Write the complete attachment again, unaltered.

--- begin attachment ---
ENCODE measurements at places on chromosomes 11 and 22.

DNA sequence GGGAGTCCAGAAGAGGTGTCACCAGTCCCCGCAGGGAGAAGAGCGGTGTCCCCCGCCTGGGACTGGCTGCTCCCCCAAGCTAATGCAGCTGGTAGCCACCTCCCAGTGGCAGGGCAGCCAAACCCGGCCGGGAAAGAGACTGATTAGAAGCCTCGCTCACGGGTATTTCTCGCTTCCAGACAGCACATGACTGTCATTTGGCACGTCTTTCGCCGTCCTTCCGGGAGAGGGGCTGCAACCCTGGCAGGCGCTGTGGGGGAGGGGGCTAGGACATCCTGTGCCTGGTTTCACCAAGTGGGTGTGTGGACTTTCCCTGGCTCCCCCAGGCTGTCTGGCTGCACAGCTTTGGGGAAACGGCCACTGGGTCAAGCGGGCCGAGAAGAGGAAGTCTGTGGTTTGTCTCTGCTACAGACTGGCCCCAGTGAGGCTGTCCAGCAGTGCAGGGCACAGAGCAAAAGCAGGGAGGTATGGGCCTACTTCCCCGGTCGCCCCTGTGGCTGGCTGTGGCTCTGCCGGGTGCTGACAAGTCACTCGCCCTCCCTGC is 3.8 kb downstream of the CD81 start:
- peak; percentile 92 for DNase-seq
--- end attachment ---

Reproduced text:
ENCODE measurements at places on chromosomes 11 and 22.

DNA sequence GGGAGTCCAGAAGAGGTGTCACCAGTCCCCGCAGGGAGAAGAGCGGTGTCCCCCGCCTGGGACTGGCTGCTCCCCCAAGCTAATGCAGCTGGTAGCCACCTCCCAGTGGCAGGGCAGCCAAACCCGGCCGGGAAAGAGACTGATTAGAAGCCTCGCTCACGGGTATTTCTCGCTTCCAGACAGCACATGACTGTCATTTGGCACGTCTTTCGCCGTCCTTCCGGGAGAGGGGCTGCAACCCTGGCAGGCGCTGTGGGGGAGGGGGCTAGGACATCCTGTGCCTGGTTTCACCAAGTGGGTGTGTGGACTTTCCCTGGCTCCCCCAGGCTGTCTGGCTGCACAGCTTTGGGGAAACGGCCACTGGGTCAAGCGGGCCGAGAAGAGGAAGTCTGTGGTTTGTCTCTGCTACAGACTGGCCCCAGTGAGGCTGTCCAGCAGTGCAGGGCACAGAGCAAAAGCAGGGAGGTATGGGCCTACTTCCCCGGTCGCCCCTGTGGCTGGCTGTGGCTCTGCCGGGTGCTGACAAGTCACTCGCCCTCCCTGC is 3.8 kb downstream of the CD81 start:
- peak; percentile 92 for DNase-seq